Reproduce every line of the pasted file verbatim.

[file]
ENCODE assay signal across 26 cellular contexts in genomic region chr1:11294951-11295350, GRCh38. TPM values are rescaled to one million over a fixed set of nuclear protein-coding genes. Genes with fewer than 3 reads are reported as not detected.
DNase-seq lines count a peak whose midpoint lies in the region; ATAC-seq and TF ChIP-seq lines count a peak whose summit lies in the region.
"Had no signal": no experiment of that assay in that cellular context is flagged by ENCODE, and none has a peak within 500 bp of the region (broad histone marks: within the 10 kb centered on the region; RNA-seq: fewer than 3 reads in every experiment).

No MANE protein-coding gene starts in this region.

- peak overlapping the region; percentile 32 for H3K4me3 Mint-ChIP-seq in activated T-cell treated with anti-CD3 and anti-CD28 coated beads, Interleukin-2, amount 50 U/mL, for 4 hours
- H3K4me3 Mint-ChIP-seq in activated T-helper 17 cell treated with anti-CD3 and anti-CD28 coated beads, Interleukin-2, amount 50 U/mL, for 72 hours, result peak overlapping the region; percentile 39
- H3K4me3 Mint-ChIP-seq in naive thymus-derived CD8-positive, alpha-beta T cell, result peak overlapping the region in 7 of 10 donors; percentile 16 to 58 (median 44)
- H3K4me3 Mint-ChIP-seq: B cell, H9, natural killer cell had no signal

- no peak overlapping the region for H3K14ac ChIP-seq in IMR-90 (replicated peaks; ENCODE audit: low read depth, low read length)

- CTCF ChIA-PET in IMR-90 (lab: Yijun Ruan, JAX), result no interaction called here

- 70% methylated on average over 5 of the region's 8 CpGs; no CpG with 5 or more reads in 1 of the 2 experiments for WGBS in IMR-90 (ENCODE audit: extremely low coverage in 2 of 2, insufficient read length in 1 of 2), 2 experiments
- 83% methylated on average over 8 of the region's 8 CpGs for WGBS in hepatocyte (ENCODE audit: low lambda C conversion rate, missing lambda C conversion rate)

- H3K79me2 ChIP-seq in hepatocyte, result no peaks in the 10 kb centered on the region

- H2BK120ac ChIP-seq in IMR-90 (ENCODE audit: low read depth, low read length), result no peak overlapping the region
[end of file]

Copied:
ENCODE assay signal across 26 cellular contexts in genomic region chr1:11294951-11295350, GRCh38. TPM values are rescaled to one million over a fixed set of nuclear protein-coding genes. Genes with fewer than 3 reads are reported as not detected.
DNase-seq lines count a peak whose midpoint lies in the region; ATAC-seq and TF ChIP-seq lines count a peak whose summit lies in the region.
"Had no signal": no experiment of that assay in that cellular context is flagged by ENCODE, and none has a peak within 500 bp of the region (broad histone marks: within the 10 kb centered on the region; RNA-seq: fewer than 3 reads in every experiment).

No MANE protein-coding gene starts in this region.

- peak overlapping the region; percentile 32 for H3K4me3 Mint-ChIP-seq in activated T-cell treated with anti-CD3 and anti-CD28 coated beads, Interleukin-2, amount 50 U/mL, for 4 hours
- H3K4me3 Mint-ChIP-seq in activated T-helper 17 cell treated with anti-CD3 and anti-CD28 coated beads, Interleukin-2, amount 50 U/mL, for 72 hours, result peak overlapping the region; percentile 39
- H3K4me3 Mint-ChIP-seq in naive thymus-derived CD8-positive, alpha-beta T cell, result peak overlapping the region in 7 of 10 donors; percentile 16 to 58 (median 44)
- H3K4me3 Mint-ChIP-seq: B cell, H9, natural killer cell had no signal

- no peak overlapping the region for H3K14ac ChIP-seq in IMR-90 (replicated peaks; ENCODE audit: low read depth, low read length)

- CTCF ChIA-PET in IMR-90 (lab: Yijun Ruan, JAX), result no interaction called here

- 70% methylated on average over 5 of the region's 8 CpGs; no CpG with 5 or more reads in 1 of the 2 experiments for WGBS in IMR-90 (ENCODE audit: extremely low coverage in 2 of 2, insufficient read length in 1 of 2), 2 experiments
- 83% methylated on average over 8 of the region's 8 CpGs for WGBS in hepatocyte (ENCODE audit: low lambda C conversion rate, missing lambda C conversion rate)

- H3K79me2 ChIP-seq in hepatocyte, result no peaks in the 10 kb centered on the region

- H2BK120ac ChIP-seq in IMR-90 (ENCODE audit: low read depth, low read length), result no peak overlapping the region